11 June 2014
The Cathedrals of Europe - Questions, questions, questions
In recent weeks I have experienced one of the joys of visiting Europe – trips to visit cathedrals and churches in England, Barcelona, and Venice. These churches are amazing. The Cathedral in Ely dates back to the 7th century and is phenomenal. The La Sagrada Familia in Barcelona is a more recent church building designed by the amazing Gaudi, begun in 1882 and still under construction, and likely to be finished in another couple of decades. The story of the Gospel is inscribed in its facades. It is a truly astonishing building. The stand out in Venice was Saint Marco’s Basilica, the spiritual centre of Venetian culture developed since the 9th century AD. These places and other churches across Europe are full of elaborate architecture, art, sculpture, and laden with the stories of the gospel.
Yet as I wander through them I am always full of burning questions. First, there is the very fact that in many of the churches tourists are charged to visit them, and these places are not cheap to visit! Acknowledging that maintenance and building of these churches is extremely costly, should Christians charge people to come into their buildings? Is this a form of peddling the gospel? Is this the gospel sold out to consumerism?
Second, while the churches are full to the brim with tourists and the surrounding hotels, cafes, and restaurants are overflowing, the churches have few worshippers. We saw a decent crowd in the worship space below the La Sagrada and about fifteen at worship at Saint Marks. The Ely Cathedral had signs of a vibrant local church. Yet, in the main these places are tombs to a receding faith (in Europe), places of “spiritual voyeurism” and consumerism rather than worship. So, while to me these are amazing places, I feel in them a deep sadness that so many are turning from the faith that led to the building of these churches and denying the power behind it.
Third, as you hear the stories of these astonishing buildings they are usually stories of imperial power and the domination of the poor. Huge resources were plundered off other nations and the temples are as much a symbol of imperial power as places of worship. They were built on the backs of plundered wealth and servitude of the poor. Yes, they are glorious statements of worship, they are architecturally and artistically spectacular, but at what cost? I always feel great unease as I wander these buildings. What do they represent? How does God view them? Then again, people like my late Dad who had lost touch with any sense of Christian faith as he grew up in NZ find in them a point of connection to the divine. They awakened something in him. God works through these places. God can touch the hard heart through them.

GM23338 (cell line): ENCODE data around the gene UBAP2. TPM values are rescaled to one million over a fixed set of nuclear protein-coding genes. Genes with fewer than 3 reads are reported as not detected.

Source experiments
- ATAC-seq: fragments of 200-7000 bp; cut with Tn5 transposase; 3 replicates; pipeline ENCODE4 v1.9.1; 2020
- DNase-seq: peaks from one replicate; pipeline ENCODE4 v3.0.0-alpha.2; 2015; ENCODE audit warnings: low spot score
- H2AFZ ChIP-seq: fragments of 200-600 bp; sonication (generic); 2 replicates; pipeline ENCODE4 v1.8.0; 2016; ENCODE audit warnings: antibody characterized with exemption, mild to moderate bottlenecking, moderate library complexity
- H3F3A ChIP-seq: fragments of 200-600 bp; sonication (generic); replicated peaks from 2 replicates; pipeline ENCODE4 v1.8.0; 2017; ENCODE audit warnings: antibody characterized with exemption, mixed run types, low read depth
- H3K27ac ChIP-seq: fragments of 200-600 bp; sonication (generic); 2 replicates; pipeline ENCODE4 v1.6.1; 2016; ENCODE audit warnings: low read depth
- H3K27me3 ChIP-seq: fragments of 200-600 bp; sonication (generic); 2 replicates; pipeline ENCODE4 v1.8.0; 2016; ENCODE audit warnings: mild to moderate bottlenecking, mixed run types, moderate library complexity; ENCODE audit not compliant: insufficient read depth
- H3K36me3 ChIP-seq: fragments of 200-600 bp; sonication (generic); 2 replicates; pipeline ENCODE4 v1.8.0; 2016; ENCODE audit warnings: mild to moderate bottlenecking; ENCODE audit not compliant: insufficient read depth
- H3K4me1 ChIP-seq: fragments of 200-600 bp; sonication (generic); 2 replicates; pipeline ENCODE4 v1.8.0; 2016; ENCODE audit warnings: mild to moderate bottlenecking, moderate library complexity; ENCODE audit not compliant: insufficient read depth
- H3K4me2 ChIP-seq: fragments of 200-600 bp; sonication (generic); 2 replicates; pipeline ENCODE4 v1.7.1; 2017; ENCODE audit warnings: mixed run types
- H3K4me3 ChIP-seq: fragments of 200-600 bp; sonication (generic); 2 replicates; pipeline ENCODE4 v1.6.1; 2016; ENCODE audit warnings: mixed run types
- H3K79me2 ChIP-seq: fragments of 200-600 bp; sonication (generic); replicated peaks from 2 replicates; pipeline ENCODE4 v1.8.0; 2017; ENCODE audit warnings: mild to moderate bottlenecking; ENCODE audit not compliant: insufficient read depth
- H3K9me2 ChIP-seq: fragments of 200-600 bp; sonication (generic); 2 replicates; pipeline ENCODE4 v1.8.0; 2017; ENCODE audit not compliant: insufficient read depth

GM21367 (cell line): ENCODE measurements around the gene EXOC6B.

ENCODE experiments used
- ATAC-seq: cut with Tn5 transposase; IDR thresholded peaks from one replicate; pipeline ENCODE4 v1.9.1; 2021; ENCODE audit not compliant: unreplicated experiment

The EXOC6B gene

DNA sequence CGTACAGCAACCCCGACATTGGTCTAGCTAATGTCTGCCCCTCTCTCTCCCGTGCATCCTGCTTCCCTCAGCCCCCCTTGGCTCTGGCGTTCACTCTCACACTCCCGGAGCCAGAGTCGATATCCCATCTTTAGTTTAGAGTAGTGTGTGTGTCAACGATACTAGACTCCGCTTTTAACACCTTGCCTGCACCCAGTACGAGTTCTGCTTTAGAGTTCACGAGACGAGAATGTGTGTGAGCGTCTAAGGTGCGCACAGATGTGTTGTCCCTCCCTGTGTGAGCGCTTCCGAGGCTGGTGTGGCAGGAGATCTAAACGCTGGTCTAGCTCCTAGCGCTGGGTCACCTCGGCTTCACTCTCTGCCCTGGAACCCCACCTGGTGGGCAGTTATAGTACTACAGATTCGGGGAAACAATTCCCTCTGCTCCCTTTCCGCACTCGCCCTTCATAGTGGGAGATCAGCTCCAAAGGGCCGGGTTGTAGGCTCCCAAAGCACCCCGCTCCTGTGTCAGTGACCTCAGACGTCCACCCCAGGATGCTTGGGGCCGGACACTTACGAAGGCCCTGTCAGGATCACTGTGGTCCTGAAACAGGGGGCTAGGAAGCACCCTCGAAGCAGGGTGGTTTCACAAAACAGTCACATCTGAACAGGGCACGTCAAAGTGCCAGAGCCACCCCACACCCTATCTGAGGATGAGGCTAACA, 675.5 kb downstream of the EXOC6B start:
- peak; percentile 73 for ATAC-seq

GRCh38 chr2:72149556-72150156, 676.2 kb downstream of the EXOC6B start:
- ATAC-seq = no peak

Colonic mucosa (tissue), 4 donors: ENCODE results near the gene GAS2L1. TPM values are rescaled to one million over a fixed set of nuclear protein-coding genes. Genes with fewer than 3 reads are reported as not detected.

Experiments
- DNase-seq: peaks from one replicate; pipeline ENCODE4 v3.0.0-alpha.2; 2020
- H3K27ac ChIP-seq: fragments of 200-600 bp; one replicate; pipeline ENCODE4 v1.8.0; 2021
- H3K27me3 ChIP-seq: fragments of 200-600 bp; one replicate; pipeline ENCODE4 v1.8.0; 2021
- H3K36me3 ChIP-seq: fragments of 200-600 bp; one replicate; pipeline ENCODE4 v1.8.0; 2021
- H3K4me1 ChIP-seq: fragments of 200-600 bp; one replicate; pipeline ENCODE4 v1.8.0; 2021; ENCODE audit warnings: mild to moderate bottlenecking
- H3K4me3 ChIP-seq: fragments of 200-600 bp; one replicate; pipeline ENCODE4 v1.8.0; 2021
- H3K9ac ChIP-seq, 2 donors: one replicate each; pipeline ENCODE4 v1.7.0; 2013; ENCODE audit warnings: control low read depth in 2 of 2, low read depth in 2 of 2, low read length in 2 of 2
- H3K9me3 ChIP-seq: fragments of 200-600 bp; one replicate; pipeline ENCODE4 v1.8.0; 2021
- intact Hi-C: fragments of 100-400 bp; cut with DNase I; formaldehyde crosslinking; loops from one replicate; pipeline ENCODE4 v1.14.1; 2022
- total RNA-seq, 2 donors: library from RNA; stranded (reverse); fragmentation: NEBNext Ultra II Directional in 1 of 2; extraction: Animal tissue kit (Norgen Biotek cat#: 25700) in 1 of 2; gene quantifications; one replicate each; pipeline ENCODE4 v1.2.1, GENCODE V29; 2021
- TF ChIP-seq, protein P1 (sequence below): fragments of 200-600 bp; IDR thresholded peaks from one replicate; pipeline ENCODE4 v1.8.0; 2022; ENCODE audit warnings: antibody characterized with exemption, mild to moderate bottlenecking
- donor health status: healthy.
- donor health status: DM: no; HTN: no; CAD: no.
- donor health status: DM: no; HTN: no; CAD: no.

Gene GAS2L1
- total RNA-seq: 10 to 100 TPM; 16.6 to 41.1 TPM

Finally, the churches are full of icons, images, and statues. Mary dominates in many contexts. There are shrines to venerate saints and popes. There are many saints buried under their floor boards – sarcophagi everywhere. The images and icons really get me thinking of the second commandment, “You shall not make for yourself a carved image…” I am torn at the majesty and wonder of these images, especially at La Sagrada where the gospel story is stunningly inscribed on the facades. These images, paintings, crucifixes, and stain glass windows can enhance worship if they are rightly understood as vehicles for worship. Yet, there is a fine line to our worship of the saint, Pope, or Mary, or God becomes limited to the image. I pondered whether it is legalistic to deny the validity of these works; or should I turn away seeing them as idolatry?
So while it is a glorious privilege to see these places and in many instances they take one’s breath away and bring a real sense of worship, they raise more questions than answers. Perhaps like everything we do in the name of Jesus, they tell the story of humanity – wonderfully and gloriously capable of great things, yet deeply flawed. What do you think?